Because the final selection is done by qurrah or drawing of lots, it’s possible that women may be left out even though their male relatives may have been selected. There is an additional quota of 200 set aside for such women, including those who did file their application the first time around but whose permitted male relatives have been selected. This year, according to the committee, there were 694 eligible applications received from state haj committees under this quota, out of which 200 were selected.

Private tour operators that Salaam Gateway spoke to said they follow the Saudi regulation – women over 45 may apply and obtain visas to travel for haj with a group.

Photo: Haj pilgrims wave to their relatives before leaving for the annual haj pilgrimage to the holy city of Mecca, in Ahmedabad, India August 13, 2017. REUTERS/Amit Dave


Changes in the Indian haj rules are not ruled out. Haj Committee of India’s chairman Kaiser said: “If it’s a worldwide thing and people from around the globe are going in a group, it can be considered. People have to sit down and take legal opinion on whether it is sanctioned by the jurisprudence. I’m sure if it’s being done elsewhere the same would apply to Indian ladies as well.”

Adding that the process would mean even more people applying for a limited number of visas available, Kaiser said: “It's a valid query and we could sit down and think about it. If other places are sending their womenfolk, why not India? Opening another visa will be adding to the number of people who have applied. Legally, it has to be completely non-discriminatory.”  

According to statistics shared with Salaam Gateway by the Haj Committee of India, in 2016, of a total of 99,902 pilgrims who went on government-subsidised haj, 54,366 or 54.42 percent were men and 45,536 were women. In 2015, of a total of 99,868, only 44,986 or 45.05 percent comprised female pilgrims. In 2014, of a total of 99,914, 54.75 percent or 45,207 were male.

In 2013, of a total of 121,338, 45.83 percent or 55,604 were women. In 2012, a total of 125,064 pilgrims under the government quota, 55.15 percent or 68,978 were men.

This year, the Saudi government has restored the haj quota, which was reduced by 20 percent since 2014 to accommodate the expansion of facilities at Masjid al Haram in Mecca, and allotted 170,025 haj seats to India with the break-up of 125,025 to Haj Committee of India and 45,000 to private tour operators.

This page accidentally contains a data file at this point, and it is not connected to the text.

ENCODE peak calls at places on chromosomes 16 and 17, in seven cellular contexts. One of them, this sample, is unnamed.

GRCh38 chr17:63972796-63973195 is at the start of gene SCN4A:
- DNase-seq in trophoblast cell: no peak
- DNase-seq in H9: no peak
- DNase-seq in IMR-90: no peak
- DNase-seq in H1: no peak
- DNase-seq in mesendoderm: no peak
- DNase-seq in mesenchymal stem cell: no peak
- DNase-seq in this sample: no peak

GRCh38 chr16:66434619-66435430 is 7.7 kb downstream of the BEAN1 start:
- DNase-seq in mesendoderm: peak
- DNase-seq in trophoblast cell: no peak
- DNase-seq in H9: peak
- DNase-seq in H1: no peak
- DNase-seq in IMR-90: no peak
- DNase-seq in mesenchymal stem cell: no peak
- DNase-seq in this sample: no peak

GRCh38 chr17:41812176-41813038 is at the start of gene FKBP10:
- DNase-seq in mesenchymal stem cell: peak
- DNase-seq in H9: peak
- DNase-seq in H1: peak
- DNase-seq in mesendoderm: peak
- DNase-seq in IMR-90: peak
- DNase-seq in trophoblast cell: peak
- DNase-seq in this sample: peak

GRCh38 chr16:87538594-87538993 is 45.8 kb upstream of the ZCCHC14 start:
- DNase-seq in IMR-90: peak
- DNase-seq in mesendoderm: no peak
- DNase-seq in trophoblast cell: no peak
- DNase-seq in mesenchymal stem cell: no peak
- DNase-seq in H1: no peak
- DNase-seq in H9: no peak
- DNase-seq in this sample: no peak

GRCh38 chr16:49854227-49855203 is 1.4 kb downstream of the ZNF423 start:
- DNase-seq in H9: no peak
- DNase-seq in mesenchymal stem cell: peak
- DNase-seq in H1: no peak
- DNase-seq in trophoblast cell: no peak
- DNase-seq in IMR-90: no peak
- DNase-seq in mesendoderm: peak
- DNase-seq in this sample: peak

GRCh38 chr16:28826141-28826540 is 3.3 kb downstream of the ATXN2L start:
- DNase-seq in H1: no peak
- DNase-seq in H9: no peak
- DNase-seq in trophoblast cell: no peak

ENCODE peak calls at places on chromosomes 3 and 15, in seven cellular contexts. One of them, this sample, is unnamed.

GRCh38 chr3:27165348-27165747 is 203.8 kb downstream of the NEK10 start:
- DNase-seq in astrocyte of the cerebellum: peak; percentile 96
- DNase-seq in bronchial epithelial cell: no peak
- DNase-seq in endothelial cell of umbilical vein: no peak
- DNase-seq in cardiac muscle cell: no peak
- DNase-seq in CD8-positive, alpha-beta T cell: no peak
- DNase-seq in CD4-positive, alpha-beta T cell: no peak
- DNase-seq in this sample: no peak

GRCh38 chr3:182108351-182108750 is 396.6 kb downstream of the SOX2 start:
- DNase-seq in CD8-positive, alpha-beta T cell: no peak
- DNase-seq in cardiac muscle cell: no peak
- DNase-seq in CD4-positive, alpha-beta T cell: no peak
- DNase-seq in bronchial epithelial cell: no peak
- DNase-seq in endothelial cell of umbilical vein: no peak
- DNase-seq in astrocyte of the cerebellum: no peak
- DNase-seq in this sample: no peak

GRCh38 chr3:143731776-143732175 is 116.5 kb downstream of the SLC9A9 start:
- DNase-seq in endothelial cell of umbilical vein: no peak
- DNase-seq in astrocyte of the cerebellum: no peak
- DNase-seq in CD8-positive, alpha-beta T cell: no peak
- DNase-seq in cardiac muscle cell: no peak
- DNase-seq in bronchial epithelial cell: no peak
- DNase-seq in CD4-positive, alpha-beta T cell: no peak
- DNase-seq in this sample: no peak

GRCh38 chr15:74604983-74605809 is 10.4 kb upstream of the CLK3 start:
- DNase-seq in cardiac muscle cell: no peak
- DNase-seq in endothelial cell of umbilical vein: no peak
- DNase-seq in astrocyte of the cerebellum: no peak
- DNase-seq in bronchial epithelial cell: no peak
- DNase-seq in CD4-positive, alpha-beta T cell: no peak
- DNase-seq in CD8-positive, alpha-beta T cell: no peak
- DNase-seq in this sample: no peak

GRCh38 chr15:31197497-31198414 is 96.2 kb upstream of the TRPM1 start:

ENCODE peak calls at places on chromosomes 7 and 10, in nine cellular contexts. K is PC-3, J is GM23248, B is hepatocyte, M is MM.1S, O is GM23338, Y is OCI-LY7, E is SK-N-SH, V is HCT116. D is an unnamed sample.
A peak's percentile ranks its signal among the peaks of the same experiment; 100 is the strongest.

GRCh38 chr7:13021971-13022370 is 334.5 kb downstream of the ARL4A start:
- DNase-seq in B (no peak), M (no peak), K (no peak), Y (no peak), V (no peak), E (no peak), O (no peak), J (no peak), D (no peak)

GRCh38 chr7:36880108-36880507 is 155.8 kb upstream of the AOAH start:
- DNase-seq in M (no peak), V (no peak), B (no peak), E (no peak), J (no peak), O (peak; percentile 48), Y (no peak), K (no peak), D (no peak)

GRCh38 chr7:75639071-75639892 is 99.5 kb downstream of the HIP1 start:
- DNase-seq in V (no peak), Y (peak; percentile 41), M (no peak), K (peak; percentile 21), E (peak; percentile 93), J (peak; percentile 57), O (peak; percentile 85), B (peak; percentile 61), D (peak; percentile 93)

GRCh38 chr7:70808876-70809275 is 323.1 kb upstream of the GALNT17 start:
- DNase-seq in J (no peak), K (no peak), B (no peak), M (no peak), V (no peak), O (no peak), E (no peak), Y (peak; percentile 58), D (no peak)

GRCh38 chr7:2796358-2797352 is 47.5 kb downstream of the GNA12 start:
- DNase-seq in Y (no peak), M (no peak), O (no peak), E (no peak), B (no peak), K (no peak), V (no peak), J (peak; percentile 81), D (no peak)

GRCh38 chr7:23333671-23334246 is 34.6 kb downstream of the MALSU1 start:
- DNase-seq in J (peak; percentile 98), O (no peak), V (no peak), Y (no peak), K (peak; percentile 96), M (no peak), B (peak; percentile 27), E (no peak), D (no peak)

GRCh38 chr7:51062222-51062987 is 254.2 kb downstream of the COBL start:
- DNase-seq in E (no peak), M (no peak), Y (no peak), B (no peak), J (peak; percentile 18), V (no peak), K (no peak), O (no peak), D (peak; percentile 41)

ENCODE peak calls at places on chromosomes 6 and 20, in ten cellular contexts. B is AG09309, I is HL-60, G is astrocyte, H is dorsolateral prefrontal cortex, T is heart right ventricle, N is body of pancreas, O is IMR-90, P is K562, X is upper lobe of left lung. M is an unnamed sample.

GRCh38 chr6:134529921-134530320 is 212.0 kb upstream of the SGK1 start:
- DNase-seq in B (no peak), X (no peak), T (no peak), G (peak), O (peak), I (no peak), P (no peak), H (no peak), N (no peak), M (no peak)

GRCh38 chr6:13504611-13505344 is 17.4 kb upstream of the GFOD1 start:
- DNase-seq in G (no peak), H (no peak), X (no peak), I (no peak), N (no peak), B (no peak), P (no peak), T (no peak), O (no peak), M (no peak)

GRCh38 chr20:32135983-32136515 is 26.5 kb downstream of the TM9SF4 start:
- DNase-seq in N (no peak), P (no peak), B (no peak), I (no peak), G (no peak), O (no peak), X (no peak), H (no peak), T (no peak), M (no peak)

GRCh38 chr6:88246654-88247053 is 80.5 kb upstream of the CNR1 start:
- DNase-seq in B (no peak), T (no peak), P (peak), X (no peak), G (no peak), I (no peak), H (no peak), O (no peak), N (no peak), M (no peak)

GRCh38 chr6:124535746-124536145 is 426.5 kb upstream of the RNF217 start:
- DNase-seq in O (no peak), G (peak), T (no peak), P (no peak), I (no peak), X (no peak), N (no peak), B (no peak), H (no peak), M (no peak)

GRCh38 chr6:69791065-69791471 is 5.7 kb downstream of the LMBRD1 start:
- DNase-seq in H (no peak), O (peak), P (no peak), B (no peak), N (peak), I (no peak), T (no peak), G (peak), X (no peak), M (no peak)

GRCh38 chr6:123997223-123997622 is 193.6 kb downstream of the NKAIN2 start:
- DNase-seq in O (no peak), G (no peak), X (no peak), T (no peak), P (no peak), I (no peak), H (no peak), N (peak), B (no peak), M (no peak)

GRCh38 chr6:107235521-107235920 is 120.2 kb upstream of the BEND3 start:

“Women usually comprise around 45 percent of the total,” Kaiser said. This is consistent with the global average for women pilgrims. In 2016, according to data from Saudi Arabia's General Authority for Statistics, this was 45.39 percent. In 2016, 601,567 foreign women completed haj from a total of 1,325,372 pilgrims. Male haj pilgrims have consistently outnumbered females from 2011 to 2016.

Photo: A Muslim pilgrim waves towards his relatives before leaving for the annual haj pilgrimage to the holy city of Mecca, in Guwahati, India July 26, 2017. REUTERS/Anuwar Hazarika


The Indian policy works against women who may otherwise have travelled with members of their family or with a tour group.

In 2013, a 64-year-old woman sued the Haj Committee of India on whether “woman pilgrim proceeding for haj has to be accompanied by a mahram (a male member of the family within the prohibited degree of relationship) is correct or sustainable.”

Amina Kutty, whose son lives and works in Saudi Arabia, wanted to list a 60-year-old friend and neighbour as mahram. She lost the case in court, over the definition of the term, rather than the policy itself. Multiple calls to her lawyer, K. K. Mohamed Ravuf, were not returned.

Indian women wishing to apply without a mahram may also have to battle scholarly opinion. Guidance from one of the oldest institutions of Islamic learning in the world, Darul Uloom – a school that teaches revealed Islamic sciences according to the Hanafi school of fiqh, or Islamic jurisprudence – specifies that women should not travel without mahram.

The guidance, which is not legally binding, includes examples of a 60-year-old widow wanting to travel with her nephew, and a 56-year-old woman wanting to travel with her cousin and her husband (also 56). In both cases, the ruling said that the women could not travel with non-mahram men.